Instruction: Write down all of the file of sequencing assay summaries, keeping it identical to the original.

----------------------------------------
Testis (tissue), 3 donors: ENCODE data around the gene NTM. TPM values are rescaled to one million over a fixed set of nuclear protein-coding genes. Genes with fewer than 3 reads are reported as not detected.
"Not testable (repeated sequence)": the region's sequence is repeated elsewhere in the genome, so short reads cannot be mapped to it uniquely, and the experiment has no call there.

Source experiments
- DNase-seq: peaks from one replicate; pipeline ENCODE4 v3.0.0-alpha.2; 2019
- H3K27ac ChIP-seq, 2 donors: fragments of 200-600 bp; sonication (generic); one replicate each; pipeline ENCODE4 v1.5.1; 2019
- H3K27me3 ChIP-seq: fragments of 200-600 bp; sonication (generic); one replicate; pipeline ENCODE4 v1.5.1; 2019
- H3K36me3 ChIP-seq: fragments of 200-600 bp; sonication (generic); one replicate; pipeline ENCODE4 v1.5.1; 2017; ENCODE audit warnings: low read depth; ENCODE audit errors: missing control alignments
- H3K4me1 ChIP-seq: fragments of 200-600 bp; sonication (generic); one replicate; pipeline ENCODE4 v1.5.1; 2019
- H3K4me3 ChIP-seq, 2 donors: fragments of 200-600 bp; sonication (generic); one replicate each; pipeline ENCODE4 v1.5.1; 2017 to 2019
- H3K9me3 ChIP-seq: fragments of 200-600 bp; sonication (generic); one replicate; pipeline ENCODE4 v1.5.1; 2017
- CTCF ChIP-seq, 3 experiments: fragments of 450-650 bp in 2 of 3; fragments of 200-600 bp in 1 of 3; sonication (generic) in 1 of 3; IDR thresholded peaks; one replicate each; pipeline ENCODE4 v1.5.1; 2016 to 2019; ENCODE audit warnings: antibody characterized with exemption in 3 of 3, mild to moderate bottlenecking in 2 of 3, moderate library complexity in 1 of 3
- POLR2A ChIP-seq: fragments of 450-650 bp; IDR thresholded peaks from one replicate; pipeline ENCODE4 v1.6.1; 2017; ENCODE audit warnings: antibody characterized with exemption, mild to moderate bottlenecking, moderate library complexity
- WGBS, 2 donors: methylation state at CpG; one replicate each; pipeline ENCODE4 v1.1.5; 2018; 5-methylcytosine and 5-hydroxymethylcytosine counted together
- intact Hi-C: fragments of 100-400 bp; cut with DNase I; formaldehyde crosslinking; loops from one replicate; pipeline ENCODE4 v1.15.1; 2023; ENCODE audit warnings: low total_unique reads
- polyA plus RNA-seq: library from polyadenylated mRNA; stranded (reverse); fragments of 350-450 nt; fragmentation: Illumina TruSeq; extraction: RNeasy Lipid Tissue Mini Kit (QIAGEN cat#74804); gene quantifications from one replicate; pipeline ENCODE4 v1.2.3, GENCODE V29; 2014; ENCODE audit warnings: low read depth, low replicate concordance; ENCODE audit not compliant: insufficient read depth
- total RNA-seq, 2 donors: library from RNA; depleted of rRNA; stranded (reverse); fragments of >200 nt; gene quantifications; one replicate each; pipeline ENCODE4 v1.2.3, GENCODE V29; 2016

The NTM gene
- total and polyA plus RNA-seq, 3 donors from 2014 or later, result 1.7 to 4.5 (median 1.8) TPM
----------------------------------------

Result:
Testis (tissue), 3 donors: ENCODE data around the gene NTM. TPM values are rescaled to one million over a fixed set of nuclear protein-coding genes. Genes with fewer than 3 reads are reported as not detected.
"Not testable (repeated sequence)": the region's sequence is repeated elsewhere in the genome, so short reads cannot be mapped to it uniquely, and the experiment has no call there.

Source experiments
- DNase-seq: peaks from one replicate; pipeline ENCODE4 v3.0.0-alpha.2; 2019
- H3K27ac ChIP-seq, 2 donors: fragments of 200-600 bp; sonication (generic); one replicate each; pipeline ENCODE4 v1.5.1; 2019
- H3K27me3 ChIP-seq: fragments of 200-600 bp; sonication (generic); one replicate; pipeline ENCODE4 v1.5.1; 2019
- H3K36me3 ChIP-seq: fragments of 200-600 bp; sonication (generic); one replicate; pipeline ENCODE4 v1.5.1; 2017; ENCODE audit warnings: low read depth; ENCODE audit errors: missing control alignments
- H3K4me1 ChIP-seq: fragments of 200-600 bp; sonication (generic); one replicate; pipeline ENCODE4 v1.5.1; 2019
- H3K4me3 ChIP-seq, 2 donors: fragments of 200-600 bp; sonication (generic); one replicate each; pipeline ENCODE4 v1.5.1; 2017 to 2019
- H3K9me3 ChIP-seq: fragments of 200-600 bp; sonication (generic); one replicate; pipeline ENCODE4 v1.5.1; 2017
- CTCF ChIP-seq, 3 experiments: fragments of 450-650 bp in 2 of 3; fragments of 200-600 bp in 1 of 3; sonication (generic) in 1 of 3; IDR thresholded peaks; one replicate each; pipeline ENCODE4 v1.5.1; 2016 to 2019; ENCODE audit warnings: antibody characterized with exemption in 3 of 3, mild to moderate bottlenecking in 2 of 3, moderate library complexity in 1 of 3
- POLR2A ChIP-seq: fragments of 450-650 bp; IDR thresholded peaks from one replicate; pipeline ENCODE4 v1.6.1; 2017; ENCODE audit warnings: antibody characterized with exemption, mild to moderate bottlenecking, moderate library complexity
- WGBS, 2 donors: methylation state at CpG; one replicate each; pipeline ENCODE4 v1.1.5; 2018; 5-methylcytosine and 5-hydroxymethylcytosine counted together
- intact Hi-C: fragments of 100-400 bp; cut with DNase I; formaldehyde crosslinking; loops from one replicate; pipeline ENCODE4 v1.15.1; 2023; ENCODE audit warnings: low total_unique reads
- polyA plus RNA-seq: library from polyadenylated mRNA; stranded (reverse); fragments of 350-450 nt; fragmentation: Illumina TruSeq; extraction: RNeasy Lipid Tissue Mini Kit (QIAGEN cat#74804); gene quantifications from one replicate; pipeline ENCODE4 v1.2.3, GENCODE V29; 2014; ENCODE audit warnings: low read depth, low replicate concordance; ENCODE audit not compliant: insufficient read depth
- total RNA-seq, 2 donors: library from RNA; depleted of rRNA; stranded (reverse); fragments of >200 nt; gene quantifications; one replicate each; pipeline ENCODE4 v1.2.3, GENCODE V29; 2016

The NTM gene
- total and polyA plus RNA-seq, 3 donors from 2014 or later, result 1.7 to 4.5 (median 1.8) TPM